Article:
Recep Tayyip Erdogan has been sworn in as president of Turkey after his election victory last month which allowed him to keep his post with increased powers.
Tayyip Erdogan was sworn in again as Turkey's president on Monday, assuming sweeping powers he won in a referendum past year and sealed in a hard-fought re-election victory two weeks ago.
Among 22 heads of state attending will be Venezuelan President Nicolas Maduro, regarded with disdain by Washington but an ally of Erdogan, and Ukrainian President Petro Poroshenko. Erdogan, who has dominated Turkish politics for 15 years, says the powerful new executive presidency is vital to drive economic growth, ensure security after a failed 2016 military coup and safeguard the country from conflict in Syria and Iraq.
"We are leaving behind the system that has in the past cost our country a heavy price in political and economic chaos", said Erdogan in an address late on Monday. Many independent and opposition news sources have been eliminated, and Turkey has become the world's biggest jailer of journalists.More news: Zsa Zsa, the world's ugliest dog, has died
Erdogan pledged to "reinforce the social state" in the new era and "leave behind the days that people were externalized and alienated for whatever reason".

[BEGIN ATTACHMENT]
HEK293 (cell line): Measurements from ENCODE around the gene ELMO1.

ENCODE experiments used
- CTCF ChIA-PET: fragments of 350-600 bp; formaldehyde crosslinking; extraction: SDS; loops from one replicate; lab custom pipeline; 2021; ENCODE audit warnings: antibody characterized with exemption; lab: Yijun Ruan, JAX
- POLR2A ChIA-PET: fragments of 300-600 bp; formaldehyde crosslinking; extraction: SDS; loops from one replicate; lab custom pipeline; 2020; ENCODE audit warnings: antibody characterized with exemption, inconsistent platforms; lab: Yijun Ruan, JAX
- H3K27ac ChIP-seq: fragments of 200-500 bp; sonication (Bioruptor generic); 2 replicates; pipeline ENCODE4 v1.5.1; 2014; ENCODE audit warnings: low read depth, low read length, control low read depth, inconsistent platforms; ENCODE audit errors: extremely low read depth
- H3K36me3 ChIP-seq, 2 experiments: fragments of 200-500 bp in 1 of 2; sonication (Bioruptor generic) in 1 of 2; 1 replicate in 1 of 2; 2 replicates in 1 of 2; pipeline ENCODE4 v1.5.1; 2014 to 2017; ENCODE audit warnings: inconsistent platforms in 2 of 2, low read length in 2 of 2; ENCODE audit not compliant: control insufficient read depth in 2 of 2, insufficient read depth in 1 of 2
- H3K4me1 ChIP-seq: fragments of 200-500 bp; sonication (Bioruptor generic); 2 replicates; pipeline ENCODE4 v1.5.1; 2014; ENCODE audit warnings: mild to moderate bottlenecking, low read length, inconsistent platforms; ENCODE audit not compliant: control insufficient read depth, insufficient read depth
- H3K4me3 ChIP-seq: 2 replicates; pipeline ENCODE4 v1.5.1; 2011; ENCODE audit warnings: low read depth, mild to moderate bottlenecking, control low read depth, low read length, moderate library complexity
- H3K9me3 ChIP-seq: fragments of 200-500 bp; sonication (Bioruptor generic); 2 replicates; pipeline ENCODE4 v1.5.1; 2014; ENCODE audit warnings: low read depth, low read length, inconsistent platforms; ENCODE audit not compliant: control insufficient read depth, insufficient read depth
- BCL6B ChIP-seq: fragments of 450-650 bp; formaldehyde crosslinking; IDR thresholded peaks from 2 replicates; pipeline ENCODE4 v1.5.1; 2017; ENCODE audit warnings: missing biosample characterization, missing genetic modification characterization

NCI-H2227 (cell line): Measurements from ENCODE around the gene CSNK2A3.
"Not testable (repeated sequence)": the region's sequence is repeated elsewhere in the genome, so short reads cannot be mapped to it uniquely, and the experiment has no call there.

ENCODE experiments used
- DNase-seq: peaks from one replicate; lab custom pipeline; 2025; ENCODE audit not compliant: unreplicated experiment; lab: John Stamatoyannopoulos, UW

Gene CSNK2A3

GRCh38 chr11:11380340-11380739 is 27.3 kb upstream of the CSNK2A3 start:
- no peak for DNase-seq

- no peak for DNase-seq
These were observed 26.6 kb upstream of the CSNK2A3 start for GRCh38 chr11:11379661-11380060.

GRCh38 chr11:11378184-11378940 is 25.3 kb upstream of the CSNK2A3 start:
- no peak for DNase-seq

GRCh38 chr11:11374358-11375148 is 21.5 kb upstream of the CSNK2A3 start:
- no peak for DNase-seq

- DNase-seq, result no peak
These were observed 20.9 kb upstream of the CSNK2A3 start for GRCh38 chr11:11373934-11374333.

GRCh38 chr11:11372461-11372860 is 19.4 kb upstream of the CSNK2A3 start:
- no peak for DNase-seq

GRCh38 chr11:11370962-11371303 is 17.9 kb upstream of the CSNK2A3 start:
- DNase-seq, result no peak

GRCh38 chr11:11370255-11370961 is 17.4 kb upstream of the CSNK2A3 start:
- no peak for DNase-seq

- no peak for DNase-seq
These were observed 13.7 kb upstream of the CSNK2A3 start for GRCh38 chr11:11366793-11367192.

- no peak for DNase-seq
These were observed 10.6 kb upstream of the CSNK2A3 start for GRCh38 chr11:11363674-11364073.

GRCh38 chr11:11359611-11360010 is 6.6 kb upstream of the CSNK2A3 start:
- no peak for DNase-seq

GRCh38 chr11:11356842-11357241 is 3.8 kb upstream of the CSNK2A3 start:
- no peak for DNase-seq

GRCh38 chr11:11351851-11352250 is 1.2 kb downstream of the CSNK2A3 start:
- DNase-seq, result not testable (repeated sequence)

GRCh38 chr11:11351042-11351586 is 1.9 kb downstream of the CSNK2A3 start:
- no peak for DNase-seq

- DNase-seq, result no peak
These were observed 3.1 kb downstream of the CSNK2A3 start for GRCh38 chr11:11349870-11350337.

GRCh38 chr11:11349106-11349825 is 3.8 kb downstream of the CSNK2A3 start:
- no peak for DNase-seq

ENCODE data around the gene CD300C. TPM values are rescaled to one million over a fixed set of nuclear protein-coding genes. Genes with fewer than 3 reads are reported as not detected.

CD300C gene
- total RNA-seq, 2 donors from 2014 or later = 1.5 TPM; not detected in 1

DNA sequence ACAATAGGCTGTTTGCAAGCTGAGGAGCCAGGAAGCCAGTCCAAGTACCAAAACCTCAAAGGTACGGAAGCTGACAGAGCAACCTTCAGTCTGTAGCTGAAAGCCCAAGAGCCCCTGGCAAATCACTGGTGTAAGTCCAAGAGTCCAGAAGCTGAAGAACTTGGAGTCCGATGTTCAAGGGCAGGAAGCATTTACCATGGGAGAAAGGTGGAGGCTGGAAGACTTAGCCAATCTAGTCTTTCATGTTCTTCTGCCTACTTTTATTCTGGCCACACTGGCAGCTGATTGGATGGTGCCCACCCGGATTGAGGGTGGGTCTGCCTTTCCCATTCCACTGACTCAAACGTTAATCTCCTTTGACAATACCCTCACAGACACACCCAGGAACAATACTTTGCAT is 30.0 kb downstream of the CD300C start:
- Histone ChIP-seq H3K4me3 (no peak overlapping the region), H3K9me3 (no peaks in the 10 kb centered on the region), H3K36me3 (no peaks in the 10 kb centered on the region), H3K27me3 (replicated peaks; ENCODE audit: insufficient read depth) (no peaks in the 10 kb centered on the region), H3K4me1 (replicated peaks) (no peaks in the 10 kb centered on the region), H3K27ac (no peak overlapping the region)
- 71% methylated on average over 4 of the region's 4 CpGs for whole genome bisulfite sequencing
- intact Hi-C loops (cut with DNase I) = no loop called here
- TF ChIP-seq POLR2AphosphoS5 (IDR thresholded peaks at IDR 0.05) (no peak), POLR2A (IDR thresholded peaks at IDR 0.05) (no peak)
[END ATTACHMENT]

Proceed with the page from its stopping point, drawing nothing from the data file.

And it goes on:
Abolishing the post of prime minister, the president will now form the government, appoint ministers, vice presidents and high-level bureaucrats, issue decrees, prepare the budget and has the power to impose a state of emergency.
"The pace at which he (Erdogan) is moving to tighten his grip is alarming and, in response, Turkish financial assets have come under pressure", said Jason Tuvey, senior emerging markets economist at Capital Economics, in a note to clients. Erdoĝan has repeatedly clashed with strategic allies such as the United States and the European Union in recent years over the war in Syria, Turkey's accession to the EU, human rights abuses by Ankara, Europe's failure to support Turkey during the coup attempt, and rising Islamophobia in Europe.
It has also emerged that Mehmet Simsek, a former banker at Merrill Lynch who acted as deputy prime minister in Turkey's previous government, will not hold a position in the new cabinet.
Foreign Minister Mevlut Cavusoglu, Interior Minister Suleyman Soylu and Justice Minister Abdulhamit Gul have retained their portfolios in the new cabinet.More news: #WorldCup - Croatia vs England preview
Additionally, Turkish armed forces chief of staff General Hulusi Akar will be in charge of the defense ministry.
Erdogan will face immediate and major challenges in his second term, posed by an imbalanced fast-growing economy and foreign policy tensions between the West and Turkey, a North Atlantic Treaty Organisation member.
Observers said tough decisions on two main issues, the economy and foreign policy, await Erdogan.
"We are embarking on this road by using this opportunity as best we can for a strong parliament, strong government and strong Turkey", he said.
"We will take our country much further by solving structural problems of our economy", he said on Saturday, referring to high interest rates, inflation and the current account deficit.More news: Real Madrid and Juventus agree £105m Cristiano Ronaldo deal
The changes are the result of a bitterly fought referendum in 2017, where Mr Erdogan campaigned for a Yes vote and won narrowly amid allegations of vote rigging.